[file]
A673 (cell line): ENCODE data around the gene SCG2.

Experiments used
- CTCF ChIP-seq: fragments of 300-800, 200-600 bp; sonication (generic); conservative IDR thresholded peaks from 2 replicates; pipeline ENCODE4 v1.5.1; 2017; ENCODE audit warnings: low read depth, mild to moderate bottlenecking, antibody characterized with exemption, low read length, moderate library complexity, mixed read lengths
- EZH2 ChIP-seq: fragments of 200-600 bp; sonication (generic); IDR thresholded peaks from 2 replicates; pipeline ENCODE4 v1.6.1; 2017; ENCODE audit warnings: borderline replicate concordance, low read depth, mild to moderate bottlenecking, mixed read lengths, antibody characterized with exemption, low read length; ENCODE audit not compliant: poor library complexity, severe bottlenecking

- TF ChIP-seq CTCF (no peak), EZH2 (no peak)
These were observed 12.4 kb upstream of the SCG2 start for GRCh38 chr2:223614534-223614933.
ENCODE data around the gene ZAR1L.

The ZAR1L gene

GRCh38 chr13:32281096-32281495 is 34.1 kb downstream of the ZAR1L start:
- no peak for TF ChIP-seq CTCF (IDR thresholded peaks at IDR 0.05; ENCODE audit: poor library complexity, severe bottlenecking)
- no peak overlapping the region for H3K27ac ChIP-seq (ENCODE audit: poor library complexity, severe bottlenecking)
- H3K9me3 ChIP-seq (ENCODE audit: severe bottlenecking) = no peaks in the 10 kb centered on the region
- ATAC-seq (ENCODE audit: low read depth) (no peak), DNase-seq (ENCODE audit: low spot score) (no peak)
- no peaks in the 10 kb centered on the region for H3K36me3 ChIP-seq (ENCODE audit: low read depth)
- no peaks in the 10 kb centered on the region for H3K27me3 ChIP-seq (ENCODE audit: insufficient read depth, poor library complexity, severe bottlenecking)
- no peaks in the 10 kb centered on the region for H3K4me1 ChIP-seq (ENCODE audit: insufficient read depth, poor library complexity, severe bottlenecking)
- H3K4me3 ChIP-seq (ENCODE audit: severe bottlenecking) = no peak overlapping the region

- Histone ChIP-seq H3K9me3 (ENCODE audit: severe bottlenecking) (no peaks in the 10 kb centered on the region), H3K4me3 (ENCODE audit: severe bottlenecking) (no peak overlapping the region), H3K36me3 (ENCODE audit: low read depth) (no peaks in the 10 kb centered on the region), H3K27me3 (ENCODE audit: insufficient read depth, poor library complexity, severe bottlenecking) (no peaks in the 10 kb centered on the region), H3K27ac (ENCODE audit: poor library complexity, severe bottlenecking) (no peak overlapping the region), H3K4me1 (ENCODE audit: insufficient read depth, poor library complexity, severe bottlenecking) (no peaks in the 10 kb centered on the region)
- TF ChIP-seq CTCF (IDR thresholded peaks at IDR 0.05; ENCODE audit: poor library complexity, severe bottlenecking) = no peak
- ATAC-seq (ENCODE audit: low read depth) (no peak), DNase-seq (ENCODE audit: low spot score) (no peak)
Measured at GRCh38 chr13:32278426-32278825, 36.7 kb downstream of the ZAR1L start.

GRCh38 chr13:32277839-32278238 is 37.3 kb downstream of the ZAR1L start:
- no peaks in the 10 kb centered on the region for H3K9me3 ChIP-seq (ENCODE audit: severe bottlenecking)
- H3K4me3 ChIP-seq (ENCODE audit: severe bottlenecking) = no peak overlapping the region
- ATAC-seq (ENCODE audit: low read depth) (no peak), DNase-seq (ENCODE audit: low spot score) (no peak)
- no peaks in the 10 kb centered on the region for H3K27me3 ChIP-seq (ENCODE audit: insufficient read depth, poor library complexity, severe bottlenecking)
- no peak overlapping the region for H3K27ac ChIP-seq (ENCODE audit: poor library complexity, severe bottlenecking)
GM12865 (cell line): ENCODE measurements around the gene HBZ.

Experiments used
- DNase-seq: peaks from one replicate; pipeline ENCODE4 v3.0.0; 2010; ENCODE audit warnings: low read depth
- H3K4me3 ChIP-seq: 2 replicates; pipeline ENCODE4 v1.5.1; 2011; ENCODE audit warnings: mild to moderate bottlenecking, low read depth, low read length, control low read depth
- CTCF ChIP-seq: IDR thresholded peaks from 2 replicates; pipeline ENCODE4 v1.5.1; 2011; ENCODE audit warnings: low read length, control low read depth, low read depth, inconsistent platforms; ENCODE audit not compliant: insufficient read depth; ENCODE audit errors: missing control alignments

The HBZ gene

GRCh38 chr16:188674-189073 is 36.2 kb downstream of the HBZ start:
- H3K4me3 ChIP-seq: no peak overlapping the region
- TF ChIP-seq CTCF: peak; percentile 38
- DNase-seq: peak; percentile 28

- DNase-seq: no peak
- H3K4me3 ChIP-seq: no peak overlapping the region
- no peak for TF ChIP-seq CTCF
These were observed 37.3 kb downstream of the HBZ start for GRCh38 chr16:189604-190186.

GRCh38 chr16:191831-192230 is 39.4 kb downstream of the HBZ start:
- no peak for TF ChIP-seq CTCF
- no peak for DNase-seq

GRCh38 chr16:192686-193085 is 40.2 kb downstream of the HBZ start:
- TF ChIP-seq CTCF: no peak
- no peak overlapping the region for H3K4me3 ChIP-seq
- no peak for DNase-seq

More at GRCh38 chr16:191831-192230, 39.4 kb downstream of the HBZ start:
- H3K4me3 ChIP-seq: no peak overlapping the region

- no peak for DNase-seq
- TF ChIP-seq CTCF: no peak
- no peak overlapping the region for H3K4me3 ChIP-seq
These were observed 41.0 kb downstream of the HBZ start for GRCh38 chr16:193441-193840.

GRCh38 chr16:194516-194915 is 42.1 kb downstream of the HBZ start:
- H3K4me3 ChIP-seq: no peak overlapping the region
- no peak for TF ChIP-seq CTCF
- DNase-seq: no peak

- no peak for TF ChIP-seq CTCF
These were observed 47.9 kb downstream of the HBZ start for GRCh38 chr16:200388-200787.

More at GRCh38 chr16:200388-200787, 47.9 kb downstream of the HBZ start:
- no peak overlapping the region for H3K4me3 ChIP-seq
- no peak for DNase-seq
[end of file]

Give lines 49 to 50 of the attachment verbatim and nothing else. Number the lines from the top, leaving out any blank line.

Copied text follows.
More at GRCh38 chr16:191831-192230, 39.4 kb downstream of the HBZ start:
- H3K4me3 ChIP-seq: no peak overlapping the region